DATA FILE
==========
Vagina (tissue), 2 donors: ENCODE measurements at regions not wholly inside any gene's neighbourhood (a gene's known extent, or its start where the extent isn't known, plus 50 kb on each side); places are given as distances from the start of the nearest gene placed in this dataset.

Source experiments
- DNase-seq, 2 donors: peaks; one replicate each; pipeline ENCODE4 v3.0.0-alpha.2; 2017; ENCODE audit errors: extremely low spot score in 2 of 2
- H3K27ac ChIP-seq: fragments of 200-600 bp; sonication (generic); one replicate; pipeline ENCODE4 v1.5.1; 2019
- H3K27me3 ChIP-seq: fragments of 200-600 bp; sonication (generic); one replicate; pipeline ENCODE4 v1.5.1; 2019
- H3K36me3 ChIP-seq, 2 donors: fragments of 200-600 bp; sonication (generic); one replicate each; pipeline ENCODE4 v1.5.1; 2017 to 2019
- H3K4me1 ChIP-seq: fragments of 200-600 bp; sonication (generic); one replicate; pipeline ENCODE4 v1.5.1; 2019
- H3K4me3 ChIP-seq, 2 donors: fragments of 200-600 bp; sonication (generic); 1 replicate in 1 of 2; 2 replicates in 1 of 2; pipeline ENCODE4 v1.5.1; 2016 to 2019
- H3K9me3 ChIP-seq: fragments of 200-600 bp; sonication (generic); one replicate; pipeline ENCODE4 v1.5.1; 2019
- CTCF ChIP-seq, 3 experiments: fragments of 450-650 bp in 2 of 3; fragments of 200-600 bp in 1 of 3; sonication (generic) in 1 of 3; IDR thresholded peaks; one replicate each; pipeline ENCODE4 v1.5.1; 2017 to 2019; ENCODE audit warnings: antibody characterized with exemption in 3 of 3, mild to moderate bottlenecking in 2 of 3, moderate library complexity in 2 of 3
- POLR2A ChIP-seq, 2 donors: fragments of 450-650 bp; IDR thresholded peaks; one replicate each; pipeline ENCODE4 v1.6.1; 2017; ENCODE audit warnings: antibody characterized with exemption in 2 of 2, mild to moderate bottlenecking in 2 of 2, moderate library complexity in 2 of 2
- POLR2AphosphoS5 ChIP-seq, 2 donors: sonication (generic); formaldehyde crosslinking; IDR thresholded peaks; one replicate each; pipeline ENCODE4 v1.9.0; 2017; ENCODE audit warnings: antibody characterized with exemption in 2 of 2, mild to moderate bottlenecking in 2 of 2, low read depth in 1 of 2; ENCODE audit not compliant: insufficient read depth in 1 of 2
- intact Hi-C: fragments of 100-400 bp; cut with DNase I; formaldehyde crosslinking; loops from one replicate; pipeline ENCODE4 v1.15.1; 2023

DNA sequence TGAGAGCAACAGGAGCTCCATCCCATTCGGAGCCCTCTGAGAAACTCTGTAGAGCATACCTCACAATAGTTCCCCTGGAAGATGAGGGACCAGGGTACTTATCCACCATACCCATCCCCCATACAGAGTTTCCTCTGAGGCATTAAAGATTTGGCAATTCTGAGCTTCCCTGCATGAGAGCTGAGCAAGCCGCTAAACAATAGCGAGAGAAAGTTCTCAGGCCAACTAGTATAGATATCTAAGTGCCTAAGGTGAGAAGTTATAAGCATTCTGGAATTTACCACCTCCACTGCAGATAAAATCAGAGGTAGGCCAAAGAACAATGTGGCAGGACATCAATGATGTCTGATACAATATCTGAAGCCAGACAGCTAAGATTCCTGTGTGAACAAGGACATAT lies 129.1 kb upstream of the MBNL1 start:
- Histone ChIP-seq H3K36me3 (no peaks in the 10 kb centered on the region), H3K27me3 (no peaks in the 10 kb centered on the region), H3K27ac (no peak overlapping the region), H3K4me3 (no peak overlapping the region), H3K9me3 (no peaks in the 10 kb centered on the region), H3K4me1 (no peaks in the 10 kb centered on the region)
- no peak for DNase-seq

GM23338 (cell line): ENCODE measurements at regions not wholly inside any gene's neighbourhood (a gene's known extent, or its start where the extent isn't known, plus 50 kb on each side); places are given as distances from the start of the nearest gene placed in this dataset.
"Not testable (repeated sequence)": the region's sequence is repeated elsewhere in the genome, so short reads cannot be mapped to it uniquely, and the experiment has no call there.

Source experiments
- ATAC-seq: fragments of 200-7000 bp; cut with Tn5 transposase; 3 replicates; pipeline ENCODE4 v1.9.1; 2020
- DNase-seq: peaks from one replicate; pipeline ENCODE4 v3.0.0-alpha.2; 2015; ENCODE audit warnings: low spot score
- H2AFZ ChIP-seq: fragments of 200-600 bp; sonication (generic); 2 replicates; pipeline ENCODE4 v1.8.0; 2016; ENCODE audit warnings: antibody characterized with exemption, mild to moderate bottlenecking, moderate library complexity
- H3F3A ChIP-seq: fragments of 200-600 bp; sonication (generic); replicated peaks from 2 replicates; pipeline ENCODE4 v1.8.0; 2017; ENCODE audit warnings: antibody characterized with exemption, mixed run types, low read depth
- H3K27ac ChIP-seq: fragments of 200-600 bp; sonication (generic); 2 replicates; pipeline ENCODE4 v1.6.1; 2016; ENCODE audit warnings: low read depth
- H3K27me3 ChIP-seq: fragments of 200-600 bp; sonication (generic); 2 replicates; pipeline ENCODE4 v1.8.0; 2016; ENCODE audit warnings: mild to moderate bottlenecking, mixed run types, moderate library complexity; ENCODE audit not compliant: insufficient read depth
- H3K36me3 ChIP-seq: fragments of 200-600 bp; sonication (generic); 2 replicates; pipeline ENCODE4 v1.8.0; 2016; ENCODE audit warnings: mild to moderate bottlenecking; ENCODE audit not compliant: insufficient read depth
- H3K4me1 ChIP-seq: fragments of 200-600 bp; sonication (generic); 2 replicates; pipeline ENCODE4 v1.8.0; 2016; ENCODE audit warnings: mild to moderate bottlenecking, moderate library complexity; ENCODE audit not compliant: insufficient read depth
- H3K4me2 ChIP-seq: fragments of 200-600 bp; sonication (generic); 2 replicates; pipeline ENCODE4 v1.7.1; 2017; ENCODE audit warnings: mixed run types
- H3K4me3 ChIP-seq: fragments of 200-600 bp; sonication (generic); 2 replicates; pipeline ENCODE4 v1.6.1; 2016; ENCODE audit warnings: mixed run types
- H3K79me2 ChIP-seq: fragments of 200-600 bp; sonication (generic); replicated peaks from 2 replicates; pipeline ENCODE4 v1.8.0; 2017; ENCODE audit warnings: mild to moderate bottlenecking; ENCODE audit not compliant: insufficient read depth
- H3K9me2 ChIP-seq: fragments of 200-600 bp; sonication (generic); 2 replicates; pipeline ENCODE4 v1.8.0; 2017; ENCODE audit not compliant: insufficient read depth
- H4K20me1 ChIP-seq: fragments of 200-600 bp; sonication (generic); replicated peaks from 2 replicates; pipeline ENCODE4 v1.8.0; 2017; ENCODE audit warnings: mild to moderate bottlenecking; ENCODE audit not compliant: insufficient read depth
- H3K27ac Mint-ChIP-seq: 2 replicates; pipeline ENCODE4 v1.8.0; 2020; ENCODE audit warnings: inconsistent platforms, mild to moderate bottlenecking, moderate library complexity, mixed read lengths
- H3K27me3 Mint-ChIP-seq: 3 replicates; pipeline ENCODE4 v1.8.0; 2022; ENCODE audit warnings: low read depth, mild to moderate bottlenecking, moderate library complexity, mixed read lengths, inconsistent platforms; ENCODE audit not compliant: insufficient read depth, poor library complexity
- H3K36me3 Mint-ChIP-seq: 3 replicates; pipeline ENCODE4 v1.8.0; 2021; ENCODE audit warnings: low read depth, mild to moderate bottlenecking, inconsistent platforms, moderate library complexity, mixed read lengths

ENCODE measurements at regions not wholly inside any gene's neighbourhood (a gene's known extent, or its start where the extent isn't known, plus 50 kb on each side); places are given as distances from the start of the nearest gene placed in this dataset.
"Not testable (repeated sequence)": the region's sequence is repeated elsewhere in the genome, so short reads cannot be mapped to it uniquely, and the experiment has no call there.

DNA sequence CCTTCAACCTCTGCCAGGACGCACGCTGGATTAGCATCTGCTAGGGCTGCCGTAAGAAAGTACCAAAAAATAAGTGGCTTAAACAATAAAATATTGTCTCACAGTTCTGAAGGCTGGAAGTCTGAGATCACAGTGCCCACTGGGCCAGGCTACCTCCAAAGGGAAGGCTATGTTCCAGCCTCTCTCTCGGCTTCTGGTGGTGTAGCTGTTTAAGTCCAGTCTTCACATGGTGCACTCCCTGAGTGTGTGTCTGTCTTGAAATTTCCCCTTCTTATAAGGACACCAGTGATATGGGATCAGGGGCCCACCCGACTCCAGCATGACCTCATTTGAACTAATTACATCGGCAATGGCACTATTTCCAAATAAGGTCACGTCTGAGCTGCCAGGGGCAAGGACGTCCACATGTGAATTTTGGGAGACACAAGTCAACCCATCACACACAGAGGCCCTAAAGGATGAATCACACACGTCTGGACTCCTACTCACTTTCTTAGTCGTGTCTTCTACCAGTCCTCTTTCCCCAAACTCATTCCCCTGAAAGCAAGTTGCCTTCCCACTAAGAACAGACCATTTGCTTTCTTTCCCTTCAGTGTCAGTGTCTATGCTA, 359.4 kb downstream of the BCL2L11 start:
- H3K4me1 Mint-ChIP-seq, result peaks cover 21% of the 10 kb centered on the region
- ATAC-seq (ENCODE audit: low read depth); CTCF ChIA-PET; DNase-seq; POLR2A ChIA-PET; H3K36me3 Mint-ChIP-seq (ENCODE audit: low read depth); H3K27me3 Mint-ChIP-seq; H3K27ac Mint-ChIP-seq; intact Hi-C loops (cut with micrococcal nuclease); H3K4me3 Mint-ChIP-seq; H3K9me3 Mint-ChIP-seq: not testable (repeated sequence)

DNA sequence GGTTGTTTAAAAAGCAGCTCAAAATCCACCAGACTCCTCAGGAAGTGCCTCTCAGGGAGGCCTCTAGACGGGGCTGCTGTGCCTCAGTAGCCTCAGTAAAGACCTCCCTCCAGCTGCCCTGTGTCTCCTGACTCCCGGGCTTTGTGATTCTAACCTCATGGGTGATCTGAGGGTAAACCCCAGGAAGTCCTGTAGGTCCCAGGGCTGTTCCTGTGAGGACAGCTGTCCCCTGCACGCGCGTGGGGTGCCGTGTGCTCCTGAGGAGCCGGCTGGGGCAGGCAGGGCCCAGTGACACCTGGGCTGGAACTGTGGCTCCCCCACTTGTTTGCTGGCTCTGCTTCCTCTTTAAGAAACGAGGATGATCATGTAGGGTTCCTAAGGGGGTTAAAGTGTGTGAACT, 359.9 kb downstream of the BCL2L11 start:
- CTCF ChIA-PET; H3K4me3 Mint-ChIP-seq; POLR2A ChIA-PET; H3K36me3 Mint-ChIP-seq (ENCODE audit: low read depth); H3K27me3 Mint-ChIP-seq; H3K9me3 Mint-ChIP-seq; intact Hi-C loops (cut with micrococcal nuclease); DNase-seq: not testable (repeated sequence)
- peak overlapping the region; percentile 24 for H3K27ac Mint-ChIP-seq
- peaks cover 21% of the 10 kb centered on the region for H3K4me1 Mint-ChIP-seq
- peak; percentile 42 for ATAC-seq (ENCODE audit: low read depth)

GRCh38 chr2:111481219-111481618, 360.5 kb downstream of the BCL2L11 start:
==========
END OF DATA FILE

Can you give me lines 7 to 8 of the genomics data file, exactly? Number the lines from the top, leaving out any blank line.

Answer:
- H3K4me1 ChIP-seq: fragments of 200-600 bp; sonication (generic); one replicate; pipeline ENCODE4 v1.5.1; 2019
- H3K4me3 ChIP-seq, 2 donors: fragments of 200-600 bp; sonication (generic); 1 replicate in 1 of 2; 2 replicates in 1 of 2; pipeline ENCODE4 v1.5.1; 2016 to 2019